Passion for culture behind visit

Thursday January 18, 2018 Written by Published in Culture
Wiremu Livingstone, Pari Pairama and Manaia Livingstone at Mike Tavioni’s workshop in Atupa. 18011613 Wiremu Livingstone, Pari Pairama and Manaia Livingstone at Mike Tavioni’s workshop in Atupa. 18011613

Three brothers who are passionate about their New Zealand and Cook Islands Maori heritage and culture have completed a one month stay in Rarotonga during which they were able to reconnect with a highly regarded member of Rarotonga’s creative community.


Wiremu and Manaia Livingstone and Pari Pairama all grew up in the North Island in Matawaia, about an hour’s drive from Whangarei.

Their first language is New Zealand Maori, and they are very passionate about both their language and their culture.

What draws them here is the story of the voyages of their ancestors from the Cook Islands to New Zealand many centuries ago, says Wiremu.

“Part our reason for coming here is to re-establish those connections. Especially with people like Mike, who are also passionate about culture and language.

“Mike” refers to Mike Tavioni, the legendary Rarotongan carver, sculptor and writer, who first met the brothers back in 2004.

“In 2004 Mike wanted us to stay and work on making a vaka with him, and I think (our friendship) has just been a flow-on.

“Last time we were here Mike was setting up his new studio and art gallery. His workshop was completely different.

“His dream for this place is to establish a working art gallery that will preserve the traditions for local art and carvings, and we support that 100 per cent.”

Wiremu said that one of the most important aspects of being under Tavioni’s tutelage was how he operates, which he describes as “much more forgiving” than back home.

“For example, if we make a mistake in (something we are carving), Mike always says “no, no, an artist says that they were meant to do that”. And then you change it into something else.

“You don’t get that at home, because the attitude is that you’ve made a mistake.”

Tavioni said that since he first met the three New Zealanders in 2004, he has seen their “incredible” desire to learn.

“They just want to learn more. They help me, but it’s a learning thing. Everything they do is so they can learn more,” Tavioni said.

“Rather than working as labourers, they came to learn more techniques, so they will have more confidence in what they want to do.”

Aside from working in the workshop, the three mens’ stay has been very busy, Wiremu joking that it’s “like a work holiday without any pay”.

“We’ve met a lot of people, we’ve walked up the Needle, snorkelled everywhere, and I think we’ve learnt a lot about culture here, the traditions, the history. Our reward is everything that we learn.

In New Zealand, Wiremu teaches at a school at a total immersion Maori school, and has previously visited Rarotonga with a group of his students.

“The Aotearoa Society has accommodated our school on a couple of occasions, and a goal of ours is that we are trying to do as much as we can to give back to them.

“We’ve done a bit of landscaping over there, fixed a few boards up inside, and that’s where we are staying. They don’t normally accommodate groups of less than 10, but because I’ve built relationships there they’ve allowed us to stay there.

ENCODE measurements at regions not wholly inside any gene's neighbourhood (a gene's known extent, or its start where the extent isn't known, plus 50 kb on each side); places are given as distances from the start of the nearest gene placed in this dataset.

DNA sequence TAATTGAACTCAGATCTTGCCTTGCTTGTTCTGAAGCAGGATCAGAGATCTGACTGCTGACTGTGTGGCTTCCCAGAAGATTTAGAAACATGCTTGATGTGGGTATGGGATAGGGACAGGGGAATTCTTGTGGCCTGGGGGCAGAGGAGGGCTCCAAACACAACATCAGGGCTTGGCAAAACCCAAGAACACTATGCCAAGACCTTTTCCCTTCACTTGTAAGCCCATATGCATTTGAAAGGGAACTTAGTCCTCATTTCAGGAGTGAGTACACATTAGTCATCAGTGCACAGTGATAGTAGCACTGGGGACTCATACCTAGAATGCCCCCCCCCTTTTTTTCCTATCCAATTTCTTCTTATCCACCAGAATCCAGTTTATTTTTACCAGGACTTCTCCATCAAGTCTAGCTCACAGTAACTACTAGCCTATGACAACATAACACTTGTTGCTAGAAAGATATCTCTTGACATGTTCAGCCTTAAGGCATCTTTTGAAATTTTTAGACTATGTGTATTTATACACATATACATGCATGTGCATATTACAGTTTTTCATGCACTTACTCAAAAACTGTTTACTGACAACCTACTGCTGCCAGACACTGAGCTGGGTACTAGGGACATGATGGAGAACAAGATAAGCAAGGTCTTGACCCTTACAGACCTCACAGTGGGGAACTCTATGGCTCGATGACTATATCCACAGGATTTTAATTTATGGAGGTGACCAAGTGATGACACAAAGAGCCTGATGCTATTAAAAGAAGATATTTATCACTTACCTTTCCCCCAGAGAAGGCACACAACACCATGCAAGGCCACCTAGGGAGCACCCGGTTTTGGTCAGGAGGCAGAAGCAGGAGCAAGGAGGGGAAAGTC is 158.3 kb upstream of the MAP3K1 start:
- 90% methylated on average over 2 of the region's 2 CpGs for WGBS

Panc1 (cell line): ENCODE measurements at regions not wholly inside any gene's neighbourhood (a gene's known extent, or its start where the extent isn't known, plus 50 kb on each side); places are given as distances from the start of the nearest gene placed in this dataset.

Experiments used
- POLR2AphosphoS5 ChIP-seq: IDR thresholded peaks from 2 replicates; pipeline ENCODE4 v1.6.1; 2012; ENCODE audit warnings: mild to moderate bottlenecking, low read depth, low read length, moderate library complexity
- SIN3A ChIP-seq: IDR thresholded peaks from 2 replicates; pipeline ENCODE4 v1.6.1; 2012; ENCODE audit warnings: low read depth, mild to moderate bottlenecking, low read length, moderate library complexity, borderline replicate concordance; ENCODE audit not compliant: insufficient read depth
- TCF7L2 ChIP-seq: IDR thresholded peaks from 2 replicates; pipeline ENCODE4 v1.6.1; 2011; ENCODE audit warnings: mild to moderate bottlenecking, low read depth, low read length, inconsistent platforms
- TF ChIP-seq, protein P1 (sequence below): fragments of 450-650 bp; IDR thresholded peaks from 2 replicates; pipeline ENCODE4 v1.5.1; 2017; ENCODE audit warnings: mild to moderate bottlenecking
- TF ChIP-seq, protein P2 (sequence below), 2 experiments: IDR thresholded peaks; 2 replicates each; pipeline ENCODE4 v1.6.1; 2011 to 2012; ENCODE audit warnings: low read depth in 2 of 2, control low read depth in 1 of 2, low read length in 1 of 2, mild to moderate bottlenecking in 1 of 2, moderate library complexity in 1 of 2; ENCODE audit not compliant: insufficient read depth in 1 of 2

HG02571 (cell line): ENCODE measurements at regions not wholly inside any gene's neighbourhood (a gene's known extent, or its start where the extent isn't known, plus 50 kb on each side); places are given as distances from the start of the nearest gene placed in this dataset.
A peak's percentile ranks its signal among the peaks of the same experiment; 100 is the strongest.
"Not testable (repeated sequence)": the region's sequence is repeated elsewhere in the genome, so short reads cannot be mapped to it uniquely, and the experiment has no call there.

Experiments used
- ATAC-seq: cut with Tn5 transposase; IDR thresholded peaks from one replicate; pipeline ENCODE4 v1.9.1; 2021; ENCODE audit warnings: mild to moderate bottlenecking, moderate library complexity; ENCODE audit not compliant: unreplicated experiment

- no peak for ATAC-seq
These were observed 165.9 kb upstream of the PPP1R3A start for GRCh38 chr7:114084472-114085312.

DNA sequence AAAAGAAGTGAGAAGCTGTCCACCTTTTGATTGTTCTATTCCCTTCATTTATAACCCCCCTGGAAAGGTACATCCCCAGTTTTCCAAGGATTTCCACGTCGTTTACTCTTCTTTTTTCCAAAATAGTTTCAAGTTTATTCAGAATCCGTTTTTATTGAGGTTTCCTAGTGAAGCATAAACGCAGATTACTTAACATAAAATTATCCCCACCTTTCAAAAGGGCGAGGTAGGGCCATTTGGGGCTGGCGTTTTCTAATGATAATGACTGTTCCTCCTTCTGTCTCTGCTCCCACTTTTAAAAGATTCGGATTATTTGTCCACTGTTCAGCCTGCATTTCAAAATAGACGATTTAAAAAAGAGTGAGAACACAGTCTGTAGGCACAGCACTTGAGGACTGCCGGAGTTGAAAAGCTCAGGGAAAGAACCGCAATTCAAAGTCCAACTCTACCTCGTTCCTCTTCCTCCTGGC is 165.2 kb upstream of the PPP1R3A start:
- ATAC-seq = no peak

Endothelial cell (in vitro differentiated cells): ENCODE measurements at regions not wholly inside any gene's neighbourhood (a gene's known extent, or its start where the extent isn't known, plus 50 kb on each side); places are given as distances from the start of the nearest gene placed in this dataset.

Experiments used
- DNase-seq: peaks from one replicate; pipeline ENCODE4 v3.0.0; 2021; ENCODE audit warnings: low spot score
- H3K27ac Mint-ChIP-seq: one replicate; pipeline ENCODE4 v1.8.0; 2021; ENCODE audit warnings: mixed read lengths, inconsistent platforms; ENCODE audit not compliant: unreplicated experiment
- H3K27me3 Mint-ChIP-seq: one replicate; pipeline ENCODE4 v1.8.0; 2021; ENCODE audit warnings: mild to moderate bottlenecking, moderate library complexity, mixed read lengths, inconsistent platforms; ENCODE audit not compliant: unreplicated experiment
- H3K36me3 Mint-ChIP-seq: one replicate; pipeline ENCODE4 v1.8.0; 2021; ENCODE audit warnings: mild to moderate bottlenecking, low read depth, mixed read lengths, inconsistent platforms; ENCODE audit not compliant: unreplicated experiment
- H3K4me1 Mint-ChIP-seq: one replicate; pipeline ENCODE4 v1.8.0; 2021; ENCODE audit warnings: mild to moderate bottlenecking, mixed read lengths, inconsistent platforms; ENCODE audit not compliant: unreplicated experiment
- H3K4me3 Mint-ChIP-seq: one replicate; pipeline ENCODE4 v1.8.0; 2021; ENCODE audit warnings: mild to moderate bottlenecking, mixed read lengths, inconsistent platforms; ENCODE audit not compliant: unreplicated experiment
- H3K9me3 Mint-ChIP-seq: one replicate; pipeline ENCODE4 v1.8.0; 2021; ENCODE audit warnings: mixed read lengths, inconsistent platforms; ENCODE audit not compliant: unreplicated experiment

“I’ve said that I want to help promote the centre back home, for travellers, because a lot of New Zealanders don’t know about it. A lot come over and go to accommodation, hotels, holiday homes.

“But just as all the outer islands have hostels, we have our own hostel here, and that piece of land was dedicated for New Zealand Maori from the ariki who lived next door.”

As their trip coincided with New Year celebrations, the brothers were invited to spend the New Year’s Eve at the Tuakata Café, who provided a buffet paid for by local people

On New Year’s Day, they were invited to the Manihiki hostel by Mama Jane Kora, and Wiremu said it marked the first time the hostel had ever hosted a New Year’s event for the Manihiki people.

“If we don’t stay at the Aotearoa Centre, we stay at the Manihiki hostel, because our waka from Northland (in New Zealand) came through there.”

All three say how much they enjoy the relaxed nature of the island. They say some locals have even remarked that they seem more Cook Islander than some Cook Islanders.

“We always say that we would always want to visit, but not move here. Because if we did move, we’d have to give up everything that we have at home,” Wiremu explained.

“We have our own farm. We are self-sufficient there, but this is the best home away from home.”

The three men, who left the island last Sunday, are already planning to return next year, most likely during the school holidays, and they hope to engage the young people who are the future of the Cook Islands in the work that Tavioni is so passionate about.

“Mike says is that it’s hard to engage the locals in this type of work.

“We were at the launching of LoKal magazine, and we had a little exhibition there. We took some paddles and the big kumete (traditional Rarotongan bowls), and some traditional axes that had heaps of kids interested

“All the kids just loved it, and were coming up and asking for a turn on the axe. So we’d give them a turn. And I told Mike that we need to invest in these children, they are the future of your art.” Wiremu now hopes to organise a cultural exchange with Apii Takitumu, as he knows the principal, and also hopes Tavioni will get involved with local schools to create a curriculum that would allow students to learn the art of the Rarotongan people.

“Because when he’s gone, there aren’t a lot of people who will preserve it.”

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